CBM taking next step to enhance Ontario pit

By |  May 12, 2017

From left: Mike Le Breton, land and resources manager at CBM Aggregates; Jennifer Bernard, lands coordinator for CBM’s Aggregates Division; and Kerry McLaven, Forests Ontario’s forest program manager at CBM’s Sunderland Pit, as 20,000 trees are planted through the Durham 5 Million Tree Program. Photo courtesy of CNW Group/Forests Ontario.

Canada Building Materials (CBM) joined forces with Forests Ontario, an organization focused on re-greening Ontario, Canada, through tree-planting efforts, to convert almost 25 acres of the restored Sunderland Pit (a sand and gravel operation) into native forest.

According to Forests Ontario, the first phase of the project will include the planting of 20,000 trees.

The particular 25-acre portion of the Sunderland Pit area involved in the Forests Ontario project has been gradually restored and rehabilitated through various projects to prevent soil erosion and to restore nutrients back into the soil, Forests Ontario says. This next planting project, being delivered under the Durham Region 5 Million Tree Program (5MTP), is the first of its kind under the program and will lead to the creation of a native forest, according to Forests Ontario.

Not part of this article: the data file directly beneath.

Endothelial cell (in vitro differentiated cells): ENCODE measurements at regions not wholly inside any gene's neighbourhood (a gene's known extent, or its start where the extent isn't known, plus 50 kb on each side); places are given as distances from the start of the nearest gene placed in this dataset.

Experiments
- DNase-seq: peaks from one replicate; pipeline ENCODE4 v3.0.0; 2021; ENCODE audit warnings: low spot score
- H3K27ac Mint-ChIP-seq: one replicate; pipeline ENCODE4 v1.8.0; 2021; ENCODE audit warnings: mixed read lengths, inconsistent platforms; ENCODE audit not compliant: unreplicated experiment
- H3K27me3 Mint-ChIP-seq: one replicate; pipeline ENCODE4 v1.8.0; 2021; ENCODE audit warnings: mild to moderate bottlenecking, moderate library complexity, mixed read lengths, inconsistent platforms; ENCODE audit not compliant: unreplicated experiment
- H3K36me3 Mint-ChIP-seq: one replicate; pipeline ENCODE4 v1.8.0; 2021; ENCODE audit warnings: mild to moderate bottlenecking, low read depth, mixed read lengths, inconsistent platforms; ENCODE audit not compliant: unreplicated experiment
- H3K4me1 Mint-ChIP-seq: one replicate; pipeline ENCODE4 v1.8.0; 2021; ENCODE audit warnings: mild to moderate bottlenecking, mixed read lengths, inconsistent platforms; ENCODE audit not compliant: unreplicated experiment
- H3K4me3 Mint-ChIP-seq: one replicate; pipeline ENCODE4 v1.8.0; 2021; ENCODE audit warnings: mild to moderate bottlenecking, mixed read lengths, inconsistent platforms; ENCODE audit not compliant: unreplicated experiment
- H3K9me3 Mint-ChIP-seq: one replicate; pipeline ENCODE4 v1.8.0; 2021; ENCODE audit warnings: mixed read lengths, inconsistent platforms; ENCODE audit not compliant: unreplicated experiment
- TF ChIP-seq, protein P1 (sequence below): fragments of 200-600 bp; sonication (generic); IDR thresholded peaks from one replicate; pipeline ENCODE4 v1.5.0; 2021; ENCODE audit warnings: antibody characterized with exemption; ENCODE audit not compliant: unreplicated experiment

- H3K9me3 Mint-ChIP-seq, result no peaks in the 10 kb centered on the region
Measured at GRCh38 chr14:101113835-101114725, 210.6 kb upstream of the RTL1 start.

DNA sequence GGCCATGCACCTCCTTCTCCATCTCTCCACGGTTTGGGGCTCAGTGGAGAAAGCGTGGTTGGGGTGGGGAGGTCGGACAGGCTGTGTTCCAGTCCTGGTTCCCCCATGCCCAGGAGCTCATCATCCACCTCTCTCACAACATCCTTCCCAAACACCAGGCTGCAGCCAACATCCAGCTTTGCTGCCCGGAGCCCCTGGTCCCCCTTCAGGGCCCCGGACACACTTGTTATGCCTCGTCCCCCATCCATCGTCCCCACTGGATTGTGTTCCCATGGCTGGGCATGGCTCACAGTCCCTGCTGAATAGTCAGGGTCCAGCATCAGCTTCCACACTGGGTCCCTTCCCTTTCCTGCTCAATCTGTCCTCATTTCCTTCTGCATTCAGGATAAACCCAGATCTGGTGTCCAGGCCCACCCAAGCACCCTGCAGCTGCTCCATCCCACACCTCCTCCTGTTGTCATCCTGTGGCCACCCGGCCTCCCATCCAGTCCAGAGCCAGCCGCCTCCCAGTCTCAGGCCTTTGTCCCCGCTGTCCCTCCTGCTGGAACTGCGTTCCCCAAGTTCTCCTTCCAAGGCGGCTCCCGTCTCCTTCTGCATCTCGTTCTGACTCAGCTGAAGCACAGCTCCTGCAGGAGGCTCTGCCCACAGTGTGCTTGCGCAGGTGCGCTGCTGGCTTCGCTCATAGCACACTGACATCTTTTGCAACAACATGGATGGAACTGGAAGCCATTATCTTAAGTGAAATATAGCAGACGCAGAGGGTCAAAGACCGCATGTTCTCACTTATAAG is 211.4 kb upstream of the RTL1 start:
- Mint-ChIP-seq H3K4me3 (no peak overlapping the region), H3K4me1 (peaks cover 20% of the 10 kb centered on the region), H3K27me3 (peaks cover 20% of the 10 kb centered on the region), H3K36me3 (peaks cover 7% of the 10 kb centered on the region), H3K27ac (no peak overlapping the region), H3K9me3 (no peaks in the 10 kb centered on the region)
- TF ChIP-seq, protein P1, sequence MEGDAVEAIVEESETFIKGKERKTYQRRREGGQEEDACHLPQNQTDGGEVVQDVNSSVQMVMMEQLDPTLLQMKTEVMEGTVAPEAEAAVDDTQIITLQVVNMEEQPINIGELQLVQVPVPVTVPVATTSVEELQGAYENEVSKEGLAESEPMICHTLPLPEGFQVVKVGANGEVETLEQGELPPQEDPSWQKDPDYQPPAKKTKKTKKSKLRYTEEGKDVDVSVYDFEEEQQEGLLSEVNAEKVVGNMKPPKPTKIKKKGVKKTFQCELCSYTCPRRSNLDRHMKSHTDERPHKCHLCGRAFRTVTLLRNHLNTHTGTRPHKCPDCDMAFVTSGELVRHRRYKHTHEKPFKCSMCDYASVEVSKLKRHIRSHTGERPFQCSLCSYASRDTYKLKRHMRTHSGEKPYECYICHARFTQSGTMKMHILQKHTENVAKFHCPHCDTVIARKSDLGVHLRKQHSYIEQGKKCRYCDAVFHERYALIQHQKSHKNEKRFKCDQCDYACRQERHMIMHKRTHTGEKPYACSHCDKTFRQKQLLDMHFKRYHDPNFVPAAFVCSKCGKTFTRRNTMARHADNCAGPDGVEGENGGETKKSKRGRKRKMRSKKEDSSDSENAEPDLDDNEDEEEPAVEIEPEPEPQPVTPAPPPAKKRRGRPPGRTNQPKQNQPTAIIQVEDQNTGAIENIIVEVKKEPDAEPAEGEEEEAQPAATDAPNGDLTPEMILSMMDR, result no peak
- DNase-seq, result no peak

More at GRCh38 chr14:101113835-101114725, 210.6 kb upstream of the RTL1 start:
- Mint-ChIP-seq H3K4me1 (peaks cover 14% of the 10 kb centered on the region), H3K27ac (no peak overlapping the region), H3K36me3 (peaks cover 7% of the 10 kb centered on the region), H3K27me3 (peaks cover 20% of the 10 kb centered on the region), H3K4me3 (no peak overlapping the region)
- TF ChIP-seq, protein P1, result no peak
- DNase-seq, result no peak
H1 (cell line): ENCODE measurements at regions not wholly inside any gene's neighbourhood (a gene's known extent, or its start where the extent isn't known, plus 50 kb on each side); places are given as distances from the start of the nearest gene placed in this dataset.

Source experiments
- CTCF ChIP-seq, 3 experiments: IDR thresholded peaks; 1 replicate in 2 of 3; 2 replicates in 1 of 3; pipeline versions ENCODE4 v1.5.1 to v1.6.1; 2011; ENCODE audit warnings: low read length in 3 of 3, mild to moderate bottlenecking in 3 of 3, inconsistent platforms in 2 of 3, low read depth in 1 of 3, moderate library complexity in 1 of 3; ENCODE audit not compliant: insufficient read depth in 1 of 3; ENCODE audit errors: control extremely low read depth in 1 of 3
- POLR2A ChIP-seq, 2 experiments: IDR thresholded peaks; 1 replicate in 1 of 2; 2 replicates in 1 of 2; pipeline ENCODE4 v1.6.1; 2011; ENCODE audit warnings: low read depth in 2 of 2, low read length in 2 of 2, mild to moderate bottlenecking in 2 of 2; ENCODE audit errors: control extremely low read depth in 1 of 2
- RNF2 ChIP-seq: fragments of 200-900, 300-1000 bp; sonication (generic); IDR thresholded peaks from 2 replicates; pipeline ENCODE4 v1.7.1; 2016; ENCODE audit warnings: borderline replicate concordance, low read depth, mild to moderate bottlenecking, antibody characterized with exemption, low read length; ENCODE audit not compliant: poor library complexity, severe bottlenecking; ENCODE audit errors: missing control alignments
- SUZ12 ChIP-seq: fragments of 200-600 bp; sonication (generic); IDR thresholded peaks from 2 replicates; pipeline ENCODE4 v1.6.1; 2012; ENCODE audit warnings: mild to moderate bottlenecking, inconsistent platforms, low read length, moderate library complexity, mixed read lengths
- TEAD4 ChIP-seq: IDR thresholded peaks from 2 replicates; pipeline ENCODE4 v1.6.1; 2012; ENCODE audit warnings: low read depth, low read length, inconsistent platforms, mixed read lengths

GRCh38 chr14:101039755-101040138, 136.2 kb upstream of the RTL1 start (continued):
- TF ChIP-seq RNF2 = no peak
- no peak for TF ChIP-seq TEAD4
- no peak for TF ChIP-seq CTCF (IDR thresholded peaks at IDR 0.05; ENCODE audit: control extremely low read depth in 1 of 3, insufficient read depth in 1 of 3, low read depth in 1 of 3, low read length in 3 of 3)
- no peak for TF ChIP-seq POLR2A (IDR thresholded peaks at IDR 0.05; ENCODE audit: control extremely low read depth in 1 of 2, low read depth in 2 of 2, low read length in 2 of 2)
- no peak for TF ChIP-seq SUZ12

5MTP was launched as part of the Durham Region Climate Change Local Action Plan, which established a series of key objectives to reduce greenhouse gas emissions by 20 percent, including the planting of 5 million trees across Durham, Ontario, Canada’s eight municipalities by 2023.

“Our work centers on creating better communities and this project is a natural extension of that,” says Mike Le Breton, land and resource manager for CBM’s Aggregates Division. “The commitment that Durham Region and Forests Ontario have made toward helping the environment in the province is incredibly important, and businesses like ours have the opportunity to enhance those efforts through partnering opportunities such as this. Canada Building Materials is proud to add this to our legacy of land stewardship in the province of Ontario.”

Forests Ontario worked with CBM, which is part of the North American operations of Votorantim Cimentos, to identify almost 25 acres of the Sunderland site that was mined and rehabilitated more than 15 years ago – and is ideal for planting, as it is adjacent to a main roadway and multiple water sources.

“The conversion of this rehabilitated site into healthy forest is the first project of its kind under the Durham 5 Million Tree Program to be carried out, and we have a great partner in St. Marys who is working with us to apply the best science and make this project a success,” says Rob Keen, CEO of Forests Ontario. “CBM has shown incredible leadership and demonstrated how the aggregates industry can contribute to building Ontario while also committing to a healthier future for the province. We hope that this project serves as an example of how to extend the life of aggregates sites beyond extraction and provide new value for our communities.”

According to Forests Ontario, the Sunderland Pit has provided raw materials for construction projects throughout the Greater Toronto area over the course of decades, including the iconic CN Tower.

Kevin Yanik

About the Author:

Kevin Yanik is the editor-in-chief of Pit & Quarry magazine. Yanik can be reached at 216-706-3724 or kyanik@northcoastmedia.net.

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